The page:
Real estate investing is not limited to owning your own residence or renting one out. You also could consider investing in real estate investment trusts (REITs) through a brokerage account. REITs invest in all different types of property, not just residential real estate, and tend to provide a high level of current income. Such an investment might be appropriate for your IRA.
I'd say stay liquid. You're right that at the moment it looks crazy to invest in Bay Area real estate; you might never earn a decent return. But at your age you are the classic long term investor. Investments you make today should be sold in 40 years, or never.
Values in the stock market are a bit crazy too, but that shouldn't stop you from buying shares in a handful of good-quality, well managed, financially sound and growing companies. You can possibly earn a dividend yield of more than 1.75% to boot. Keep in mind that this will take some disciplne, since markets tend to behave perversely from time to time. Train yourself to buy -- never sell -- if the market drops. You are obviously in a position to put away money consistently -- "paying yourself" with a deposit to your investment account at the same time you pay other bills -- so don't worry too much about current markets. No one ever gets in at exactly the bottom. (And please, never try to time the market.)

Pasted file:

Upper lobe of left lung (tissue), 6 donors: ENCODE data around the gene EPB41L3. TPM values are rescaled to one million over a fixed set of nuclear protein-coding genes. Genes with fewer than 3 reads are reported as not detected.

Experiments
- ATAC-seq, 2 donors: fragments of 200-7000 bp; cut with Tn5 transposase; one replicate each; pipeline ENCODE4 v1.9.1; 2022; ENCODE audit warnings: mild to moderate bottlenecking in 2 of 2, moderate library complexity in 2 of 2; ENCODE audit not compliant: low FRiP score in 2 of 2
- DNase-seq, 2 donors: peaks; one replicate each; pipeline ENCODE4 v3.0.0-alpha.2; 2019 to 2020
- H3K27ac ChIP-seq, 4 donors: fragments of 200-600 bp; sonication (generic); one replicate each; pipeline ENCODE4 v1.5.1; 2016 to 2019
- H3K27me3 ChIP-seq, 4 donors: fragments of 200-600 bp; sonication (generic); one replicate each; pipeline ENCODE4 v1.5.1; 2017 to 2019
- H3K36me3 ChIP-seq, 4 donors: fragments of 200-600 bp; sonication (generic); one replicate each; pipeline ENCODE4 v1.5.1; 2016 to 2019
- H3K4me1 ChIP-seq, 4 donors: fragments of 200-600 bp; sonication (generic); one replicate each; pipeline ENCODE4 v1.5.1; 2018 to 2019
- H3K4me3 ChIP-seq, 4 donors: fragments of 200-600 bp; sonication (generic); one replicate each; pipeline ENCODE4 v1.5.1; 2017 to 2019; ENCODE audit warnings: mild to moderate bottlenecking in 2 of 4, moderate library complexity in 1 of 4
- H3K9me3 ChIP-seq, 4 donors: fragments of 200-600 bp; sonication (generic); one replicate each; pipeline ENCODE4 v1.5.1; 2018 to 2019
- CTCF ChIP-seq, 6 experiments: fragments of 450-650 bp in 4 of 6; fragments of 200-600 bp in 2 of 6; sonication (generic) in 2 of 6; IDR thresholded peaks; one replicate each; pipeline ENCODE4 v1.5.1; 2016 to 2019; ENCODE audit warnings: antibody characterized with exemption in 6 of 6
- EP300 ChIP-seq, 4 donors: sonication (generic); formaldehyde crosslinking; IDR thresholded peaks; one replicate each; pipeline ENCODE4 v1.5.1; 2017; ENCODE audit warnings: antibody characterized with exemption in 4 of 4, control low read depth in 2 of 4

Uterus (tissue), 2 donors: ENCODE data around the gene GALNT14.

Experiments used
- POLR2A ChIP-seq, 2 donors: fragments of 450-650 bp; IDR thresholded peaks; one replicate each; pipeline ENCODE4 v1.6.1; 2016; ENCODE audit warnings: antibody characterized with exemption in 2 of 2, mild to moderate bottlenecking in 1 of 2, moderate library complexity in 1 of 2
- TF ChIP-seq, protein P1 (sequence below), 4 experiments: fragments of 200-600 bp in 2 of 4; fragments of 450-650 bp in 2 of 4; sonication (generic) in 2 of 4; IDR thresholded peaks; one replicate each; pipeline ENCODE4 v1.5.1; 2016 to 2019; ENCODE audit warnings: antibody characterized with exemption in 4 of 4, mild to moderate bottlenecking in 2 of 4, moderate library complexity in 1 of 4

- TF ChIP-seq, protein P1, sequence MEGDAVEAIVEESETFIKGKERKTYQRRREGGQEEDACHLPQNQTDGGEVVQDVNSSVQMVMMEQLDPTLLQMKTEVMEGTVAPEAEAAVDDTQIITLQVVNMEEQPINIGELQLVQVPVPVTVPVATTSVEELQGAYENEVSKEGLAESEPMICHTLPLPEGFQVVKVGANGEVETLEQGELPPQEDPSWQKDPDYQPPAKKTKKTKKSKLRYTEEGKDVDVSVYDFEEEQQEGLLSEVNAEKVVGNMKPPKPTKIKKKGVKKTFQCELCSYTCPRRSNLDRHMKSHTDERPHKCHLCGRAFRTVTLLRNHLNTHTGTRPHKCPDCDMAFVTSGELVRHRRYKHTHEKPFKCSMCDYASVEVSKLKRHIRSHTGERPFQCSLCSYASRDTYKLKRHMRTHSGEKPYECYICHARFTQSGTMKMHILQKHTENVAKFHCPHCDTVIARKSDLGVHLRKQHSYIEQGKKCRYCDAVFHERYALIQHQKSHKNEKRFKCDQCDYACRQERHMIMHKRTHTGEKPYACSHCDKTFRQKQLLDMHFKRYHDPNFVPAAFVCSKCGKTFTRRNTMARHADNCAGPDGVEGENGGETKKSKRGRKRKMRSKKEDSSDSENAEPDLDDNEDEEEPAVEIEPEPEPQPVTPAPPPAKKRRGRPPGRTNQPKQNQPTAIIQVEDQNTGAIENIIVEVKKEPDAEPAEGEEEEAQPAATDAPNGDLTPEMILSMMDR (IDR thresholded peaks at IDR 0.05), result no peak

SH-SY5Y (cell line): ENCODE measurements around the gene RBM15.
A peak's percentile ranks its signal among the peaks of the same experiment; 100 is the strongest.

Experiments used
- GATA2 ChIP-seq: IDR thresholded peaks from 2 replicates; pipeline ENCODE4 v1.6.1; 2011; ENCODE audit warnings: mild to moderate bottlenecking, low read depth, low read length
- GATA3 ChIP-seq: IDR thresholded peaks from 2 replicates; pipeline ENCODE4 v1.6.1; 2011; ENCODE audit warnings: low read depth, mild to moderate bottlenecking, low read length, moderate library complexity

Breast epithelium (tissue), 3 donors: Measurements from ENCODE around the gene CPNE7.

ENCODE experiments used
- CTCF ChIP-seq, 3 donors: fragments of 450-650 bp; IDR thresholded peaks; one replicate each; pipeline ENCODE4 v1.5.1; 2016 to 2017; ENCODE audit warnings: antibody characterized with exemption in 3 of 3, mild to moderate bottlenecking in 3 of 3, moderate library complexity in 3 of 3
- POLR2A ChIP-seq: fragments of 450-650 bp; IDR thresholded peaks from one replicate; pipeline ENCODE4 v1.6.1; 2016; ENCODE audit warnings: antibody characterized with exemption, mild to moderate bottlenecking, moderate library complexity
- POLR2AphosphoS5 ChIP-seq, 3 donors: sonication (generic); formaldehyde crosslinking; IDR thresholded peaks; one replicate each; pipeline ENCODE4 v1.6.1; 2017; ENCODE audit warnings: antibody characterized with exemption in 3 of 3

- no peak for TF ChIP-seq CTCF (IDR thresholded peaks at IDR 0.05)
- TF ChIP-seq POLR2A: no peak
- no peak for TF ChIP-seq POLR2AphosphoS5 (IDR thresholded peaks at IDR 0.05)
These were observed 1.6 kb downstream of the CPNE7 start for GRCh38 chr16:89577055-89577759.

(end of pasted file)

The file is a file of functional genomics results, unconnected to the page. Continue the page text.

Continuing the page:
If you have a long-term horizon, which it seems you do then invest it in a portfolio of stocks and bonds. I would recommend a majority in stocks since you are young and if you are able to ignore/tolerate the volatility of stocks then you will do well over time. In addition, if you plan to add money to the account periodically, then over time, you will also be dollar cost averaging. In general, invest as you would in real estate- for the long term, without looking at the account balance often and adding more money over time (As you would if you had a mortgage)
You will also have to decide how you invest in stocks - i.e. what vehicles, market capitalization, geography, value, growth etc. Some areas of the market are quite expensive while others are cheap, and your portfolio will have to take that into account.
This exercise needs a lot of initial and ongoing work and if you are not able to do it or devote the time, you should hire a financial advisor.
Great job saving and looking to put your money to work! A great option is to move that savings into an appropriately balanced ETF portfolio in an Individual Taxable Account. This allows withdrawal flexibility while historically generating a better return than a checking or savings account.